January 18, 2020

Toto, We’re Not in Tehran Anymore

Nessah Synagogue in Beverly Hills (Wikimedia Commons)

The terrible acts of vandalism against Nessah Synagogue in Beverly Hills on Dec. 14 struck a raw nerve with the local Iranian American Jewish community.

“Tabby, don’t show me these [pictures]. I don’t want to relive that horror,” my father said when I showed him images posted by Nessah leaders of torn Torah scrolls and tallitot strewn all over the floor. He belongs to a traumatized generation that still remembers the anti-Semitic turmoil of the 1979 Islamic Revolution.

My generation, on the other hand, experiences trauma by proxy.

“I feel robbed,” said a friend who was born in Beverly Hills but whose family escaped Iran and attends Nessah. “I feel like we’ve been hit twice — first in Iran and now here.”

On Dec. 15, the day after the vandalism, I spoke at Valley Beth Shalom synagogue as part of a concert commemorating the 40th anniversary of my community’s presence in Los Angeles. Most of the 200 attendees seemed shaken. All they wanted to talk about was Nessah.

“Never. Never did I think I’d live this over again,” said a woman named Pari, who declined to give her last name.

Yes, we’re anxious, but here’s a bigger perspective on the attack:

Hours after it happened, members of the Beverly Hills City Council stood on Rexford Drive and expressed unequivocal support for Nessah — the largest Persian synagogue in the world.

Beverly Hills Mayor John Mirisch called it “an attack on all of us,” adding, “The entire city stands in solidarity behind Nessah, its members and congregants.” Try hearing the same thoughts from the mayor of Tehran the next time a synagogue is ransacked.

To our beautiful community at Nessah, may you emerge stronger and undaunted.

Councilmember and former Mayor Lili Bosse was there, as well. The daughter of Holocaust survivors, she supports Israel and the Jewish community with the kind of compassionate moral clarity that makes you believe in the goodness of people.

Next to her stood Beverly Hills councilmember and former Mayor Julian Gold. Watching the press conference on YouTube, I felt awe and gratitude.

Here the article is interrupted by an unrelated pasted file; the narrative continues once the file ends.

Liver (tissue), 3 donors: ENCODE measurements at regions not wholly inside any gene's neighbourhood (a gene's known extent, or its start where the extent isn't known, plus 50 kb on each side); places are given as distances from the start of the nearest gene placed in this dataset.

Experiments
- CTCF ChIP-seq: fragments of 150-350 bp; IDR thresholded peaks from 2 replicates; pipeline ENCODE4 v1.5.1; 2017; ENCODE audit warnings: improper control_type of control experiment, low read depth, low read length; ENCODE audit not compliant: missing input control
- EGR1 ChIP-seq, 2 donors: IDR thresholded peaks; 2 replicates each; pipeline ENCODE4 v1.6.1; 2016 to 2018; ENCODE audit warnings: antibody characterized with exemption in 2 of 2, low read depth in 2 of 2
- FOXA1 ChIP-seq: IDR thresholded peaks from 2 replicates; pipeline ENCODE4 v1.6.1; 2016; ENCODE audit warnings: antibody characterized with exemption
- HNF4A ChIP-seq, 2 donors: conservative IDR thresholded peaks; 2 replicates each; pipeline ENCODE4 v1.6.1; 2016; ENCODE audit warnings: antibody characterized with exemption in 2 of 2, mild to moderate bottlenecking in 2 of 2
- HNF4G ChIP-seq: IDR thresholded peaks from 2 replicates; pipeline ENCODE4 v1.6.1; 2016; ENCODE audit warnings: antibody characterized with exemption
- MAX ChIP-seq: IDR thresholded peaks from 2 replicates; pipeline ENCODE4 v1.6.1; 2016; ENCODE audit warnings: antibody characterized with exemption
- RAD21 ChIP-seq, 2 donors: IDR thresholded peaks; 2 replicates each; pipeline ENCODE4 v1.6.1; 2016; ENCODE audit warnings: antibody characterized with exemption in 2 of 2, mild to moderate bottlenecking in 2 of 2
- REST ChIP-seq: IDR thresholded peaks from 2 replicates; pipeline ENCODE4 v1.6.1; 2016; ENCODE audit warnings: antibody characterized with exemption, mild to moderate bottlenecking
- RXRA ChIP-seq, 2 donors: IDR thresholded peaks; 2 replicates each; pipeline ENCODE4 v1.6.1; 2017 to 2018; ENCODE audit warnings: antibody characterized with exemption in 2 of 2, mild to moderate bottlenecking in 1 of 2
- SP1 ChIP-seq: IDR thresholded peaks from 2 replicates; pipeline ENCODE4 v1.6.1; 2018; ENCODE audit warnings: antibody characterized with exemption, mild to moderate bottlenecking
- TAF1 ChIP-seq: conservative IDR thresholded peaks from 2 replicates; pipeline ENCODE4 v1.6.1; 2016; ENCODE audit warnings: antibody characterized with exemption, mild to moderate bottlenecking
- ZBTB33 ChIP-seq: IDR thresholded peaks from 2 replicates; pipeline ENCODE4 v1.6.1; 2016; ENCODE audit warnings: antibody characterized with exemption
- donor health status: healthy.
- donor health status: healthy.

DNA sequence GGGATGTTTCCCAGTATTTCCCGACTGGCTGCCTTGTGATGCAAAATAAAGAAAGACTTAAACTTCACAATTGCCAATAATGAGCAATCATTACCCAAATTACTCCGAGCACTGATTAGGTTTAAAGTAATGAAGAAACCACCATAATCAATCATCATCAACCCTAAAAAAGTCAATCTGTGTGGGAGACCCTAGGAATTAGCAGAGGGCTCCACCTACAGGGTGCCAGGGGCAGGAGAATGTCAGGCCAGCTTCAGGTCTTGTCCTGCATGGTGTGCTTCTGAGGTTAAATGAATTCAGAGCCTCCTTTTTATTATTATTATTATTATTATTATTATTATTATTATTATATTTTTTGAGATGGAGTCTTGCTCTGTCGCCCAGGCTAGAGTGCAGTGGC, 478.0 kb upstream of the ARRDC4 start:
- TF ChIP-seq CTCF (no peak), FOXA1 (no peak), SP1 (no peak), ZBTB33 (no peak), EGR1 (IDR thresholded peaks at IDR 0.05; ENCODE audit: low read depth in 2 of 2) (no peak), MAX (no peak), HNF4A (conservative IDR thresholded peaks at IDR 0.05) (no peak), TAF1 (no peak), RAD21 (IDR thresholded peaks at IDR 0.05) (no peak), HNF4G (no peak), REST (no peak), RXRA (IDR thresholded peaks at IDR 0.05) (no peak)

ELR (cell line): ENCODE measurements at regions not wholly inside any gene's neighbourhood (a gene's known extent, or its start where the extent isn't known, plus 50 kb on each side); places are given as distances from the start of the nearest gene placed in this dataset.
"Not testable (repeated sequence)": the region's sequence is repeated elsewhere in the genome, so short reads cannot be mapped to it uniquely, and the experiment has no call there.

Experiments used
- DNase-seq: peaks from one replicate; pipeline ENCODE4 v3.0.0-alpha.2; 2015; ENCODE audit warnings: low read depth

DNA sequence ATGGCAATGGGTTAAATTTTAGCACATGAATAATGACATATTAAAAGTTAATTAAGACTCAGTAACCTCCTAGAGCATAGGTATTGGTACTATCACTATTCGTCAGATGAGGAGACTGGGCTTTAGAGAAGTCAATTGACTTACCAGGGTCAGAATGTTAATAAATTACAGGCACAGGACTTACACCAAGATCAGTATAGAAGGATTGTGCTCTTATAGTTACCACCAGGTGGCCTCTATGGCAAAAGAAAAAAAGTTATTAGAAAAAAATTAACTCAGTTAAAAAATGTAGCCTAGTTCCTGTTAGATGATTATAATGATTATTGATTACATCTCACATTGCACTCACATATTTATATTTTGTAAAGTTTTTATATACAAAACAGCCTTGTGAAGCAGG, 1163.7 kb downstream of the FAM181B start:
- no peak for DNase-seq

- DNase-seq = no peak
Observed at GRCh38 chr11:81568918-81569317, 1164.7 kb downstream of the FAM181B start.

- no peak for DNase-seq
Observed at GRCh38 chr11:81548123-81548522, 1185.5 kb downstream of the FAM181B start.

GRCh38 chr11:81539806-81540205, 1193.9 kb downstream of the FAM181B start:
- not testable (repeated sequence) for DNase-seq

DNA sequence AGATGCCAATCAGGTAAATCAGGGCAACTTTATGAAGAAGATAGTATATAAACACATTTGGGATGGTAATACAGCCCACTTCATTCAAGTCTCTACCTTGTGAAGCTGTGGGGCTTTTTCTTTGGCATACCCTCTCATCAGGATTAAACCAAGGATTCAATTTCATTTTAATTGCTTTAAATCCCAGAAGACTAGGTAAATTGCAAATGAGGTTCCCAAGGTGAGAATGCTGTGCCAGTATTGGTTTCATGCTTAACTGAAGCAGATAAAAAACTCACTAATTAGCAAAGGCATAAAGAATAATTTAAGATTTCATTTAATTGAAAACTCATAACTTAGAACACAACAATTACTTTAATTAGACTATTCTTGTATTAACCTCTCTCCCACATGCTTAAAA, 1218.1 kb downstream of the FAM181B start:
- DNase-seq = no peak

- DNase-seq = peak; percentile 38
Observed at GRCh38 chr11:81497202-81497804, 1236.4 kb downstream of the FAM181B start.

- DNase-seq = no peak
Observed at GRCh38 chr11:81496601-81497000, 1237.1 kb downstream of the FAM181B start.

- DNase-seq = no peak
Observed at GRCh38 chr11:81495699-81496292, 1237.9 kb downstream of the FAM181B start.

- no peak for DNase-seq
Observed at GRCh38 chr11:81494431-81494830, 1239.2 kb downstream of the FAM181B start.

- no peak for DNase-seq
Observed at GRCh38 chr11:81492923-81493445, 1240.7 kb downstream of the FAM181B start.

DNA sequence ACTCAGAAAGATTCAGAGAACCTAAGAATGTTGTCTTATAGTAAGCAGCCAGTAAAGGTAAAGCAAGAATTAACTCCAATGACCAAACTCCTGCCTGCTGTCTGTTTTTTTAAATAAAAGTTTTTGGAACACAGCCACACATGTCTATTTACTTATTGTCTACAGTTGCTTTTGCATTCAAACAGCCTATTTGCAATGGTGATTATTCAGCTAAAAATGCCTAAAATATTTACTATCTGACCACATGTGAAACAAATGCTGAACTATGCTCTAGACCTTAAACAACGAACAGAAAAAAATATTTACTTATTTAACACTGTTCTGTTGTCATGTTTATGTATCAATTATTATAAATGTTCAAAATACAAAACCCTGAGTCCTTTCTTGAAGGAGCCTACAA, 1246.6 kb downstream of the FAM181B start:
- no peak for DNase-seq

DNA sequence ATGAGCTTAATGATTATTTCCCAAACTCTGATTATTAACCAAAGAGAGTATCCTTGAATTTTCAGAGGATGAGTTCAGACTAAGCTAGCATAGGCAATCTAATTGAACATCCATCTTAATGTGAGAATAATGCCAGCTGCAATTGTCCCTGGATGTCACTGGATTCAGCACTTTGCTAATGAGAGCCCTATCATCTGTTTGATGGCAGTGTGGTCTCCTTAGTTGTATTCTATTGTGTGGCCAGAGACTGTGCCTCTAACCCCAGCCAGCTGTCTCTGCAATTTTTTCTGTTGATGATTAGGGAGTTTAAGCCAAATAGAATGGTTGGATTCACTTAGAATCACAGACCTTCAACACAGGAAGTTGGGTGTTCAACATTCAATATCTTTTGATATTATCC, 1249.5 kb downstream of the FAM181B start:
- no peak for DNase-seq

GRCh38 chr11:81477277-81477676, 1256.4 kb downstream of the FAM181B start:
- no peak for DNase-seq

Mayor Eric Garcetti, the first Jewish mayor of Los Angeles, tweeted that he was  “shocked and outraged by the vandalism at Nessah” and promised, “We will stand together and speak out strongly against any act of hate and intolerance in our community.”

And then there was the Beverly Hills Police Department (BHPD), whose officers bravely entered Nessah after the suspect had spent three hours inside. Think about that for a minute. The vandal could have left bombs in all crevices of the synagogue, but BHPD was relentless in its safety measures and support.

How good it still is to live in America.

And in an incredible act of solidarity, Princess Yasmine Pahlavi, daughter of the former Shah of Iran, sent a letter to Rabbi David Shofet, founder of Nessah, and to all Persian Jewry, saying, “You are an integral and inseparable part of the Iranian nation and family, and as such the thoughts and prayers of our family are with you and the entire community.”

In December 2017, three synagogues in the southern city of Shiraz in Iran were heavily vandalized. Torah scrolls were torn and more than 100 prayer books were destroyed — some were even thrown into toilets. Outside the synagogues, there were no local elected officials. There was little the local Jewish community could do or say.

The regime, though, did have something symbolic to declare that same week: the Iranian parliament voted unanimously to recognize Jerusalem as the “permanent capital of Palestine.”

In this, my last column of 2019, I offer gratitude to the leaders, law enforcement and institutions, including local Jewish groups, of this remarkable city, for the blessing of their support. And to our beautiful community at Nessah, whose name means “eternal,” may you emerge stronger and undaunted, driven passionately by Jewish values and unity that’s as unbreakable as it is eternal.


Tabby Refael is a Los Angeles-based writer and speaker.